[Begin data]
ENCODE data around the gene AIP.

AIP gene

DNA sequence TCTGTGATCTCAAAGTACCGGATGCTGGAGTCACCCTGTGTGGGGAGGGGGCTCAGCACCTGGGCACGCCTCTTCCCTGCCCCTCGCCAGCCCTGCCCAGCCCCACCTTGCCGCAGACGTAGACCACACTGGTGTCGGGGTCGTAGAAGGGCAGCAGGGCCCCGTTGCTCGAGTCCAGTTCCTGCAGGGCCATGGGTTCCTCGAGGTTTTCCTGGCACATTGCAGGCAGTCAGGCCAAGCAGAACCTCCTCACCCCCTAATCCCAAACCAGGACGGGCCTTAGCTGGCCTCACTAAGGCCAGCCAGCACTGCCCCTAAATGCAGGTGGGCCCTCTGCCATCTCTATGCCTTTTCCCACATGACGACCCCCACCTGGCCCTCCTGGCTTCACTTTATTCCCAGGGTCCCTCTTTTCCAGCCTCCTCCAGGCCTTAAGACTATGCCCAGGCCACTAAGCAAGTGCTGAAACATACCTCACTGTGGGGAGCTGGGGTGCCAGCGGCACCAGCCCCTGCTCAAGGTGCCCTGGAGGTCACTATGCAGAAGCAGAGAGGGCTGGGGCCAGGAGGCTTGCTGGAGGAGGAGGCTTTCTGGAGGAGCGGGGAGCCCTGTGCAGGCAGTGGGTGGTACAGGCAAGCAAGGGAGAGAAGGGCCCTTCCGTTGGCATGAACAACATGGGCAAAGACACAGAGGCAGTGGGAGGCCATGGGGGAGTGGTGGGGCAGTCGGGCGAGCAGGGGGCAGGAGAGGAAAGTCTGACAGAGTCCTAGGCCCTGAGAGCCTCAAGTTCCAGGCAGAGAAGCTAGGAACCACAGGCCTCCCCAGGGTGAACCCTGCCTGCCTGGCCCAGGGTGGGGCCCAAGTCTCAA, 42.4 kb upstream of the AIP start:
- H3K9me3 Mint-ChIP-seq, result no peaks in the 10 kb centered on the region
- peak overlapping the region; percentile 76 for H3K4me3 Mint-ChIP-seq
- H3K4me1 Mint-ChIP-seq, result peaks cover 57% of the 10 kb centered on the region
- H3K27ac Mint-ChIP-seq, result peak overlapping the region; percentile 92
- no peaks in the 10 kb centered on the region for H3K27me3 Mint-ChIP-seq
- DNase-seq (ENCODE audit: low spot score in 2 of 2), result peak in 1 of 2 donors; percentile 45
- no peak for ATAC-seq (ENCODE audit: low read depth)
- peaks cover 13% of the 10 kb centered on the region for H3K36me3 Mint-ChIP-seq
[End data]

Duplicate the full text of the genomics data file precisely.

ENCODE data around the gene AIP.

AIP gene

DNA sequence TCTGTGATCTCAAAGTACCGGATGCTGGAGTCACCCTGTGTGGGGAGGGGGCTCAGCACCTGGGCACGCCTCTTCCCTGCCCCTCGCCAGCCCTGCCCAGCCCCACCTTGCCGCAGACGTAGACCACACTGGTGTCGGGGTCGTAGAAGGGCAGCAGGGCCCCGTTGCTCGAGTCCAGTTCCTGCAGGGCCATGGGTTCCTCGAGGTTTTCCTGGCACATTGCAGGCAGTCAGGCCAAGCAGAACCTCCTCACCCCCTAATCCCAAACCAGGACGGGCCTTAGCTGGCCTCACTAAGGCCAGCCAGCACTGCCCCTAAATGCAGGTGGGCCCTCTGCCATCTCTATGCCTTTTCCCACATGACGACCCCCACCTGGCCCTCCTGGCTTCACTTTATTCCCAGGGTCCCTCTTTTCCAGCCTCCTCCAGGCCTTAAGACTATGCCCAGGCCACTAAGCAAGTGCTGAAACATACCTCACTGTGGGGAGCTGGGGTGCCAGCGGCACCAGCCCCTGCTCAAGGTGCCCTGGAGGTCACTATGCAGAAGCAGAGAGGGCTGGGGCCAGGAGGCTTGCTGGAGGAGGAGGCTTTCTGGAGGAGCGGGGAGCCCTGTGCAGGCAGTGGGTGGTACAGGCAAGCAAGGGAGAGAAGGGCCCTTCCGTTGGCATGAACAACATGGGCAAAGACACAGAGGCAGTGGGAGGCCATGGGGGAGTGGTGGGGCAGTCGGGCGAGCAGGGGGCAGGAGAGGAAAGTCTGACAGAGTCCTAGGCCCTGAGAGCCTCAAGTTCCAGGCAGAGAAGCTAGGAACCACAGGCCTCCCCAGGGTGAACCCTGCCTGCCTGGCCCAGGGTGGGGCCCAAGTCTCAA, 42.4 kb upstream of the AIP start:
- H3K9me3 Mint-ChIP-seq, result no peaks in the 10 kb centered on the region
- peak overlapping the region; percentile 76 for H3K4me3 Mint-ChIP-seq
- H3K4me1 Mint-ChIP-seq, result peaks cover 57% of the 10 kb centered on the region
- H3K27ac Mint-ChIP-seq, result peak overlapping the region; percentile 92
- no peaks in the 10 kb centered on the region for H3K27me3 Mint-ChIP-seq
- DNase-seq (ENCODE audit: low spot score in 2 of 2), result peak in 1 of 2 donors; percentile 45
- no peak for ATAC-seq (ENCODE audit: low read depth)
- peaks cover 13% of the 10 kb centered on the region for H3K36me3 Mint-ChIP-seq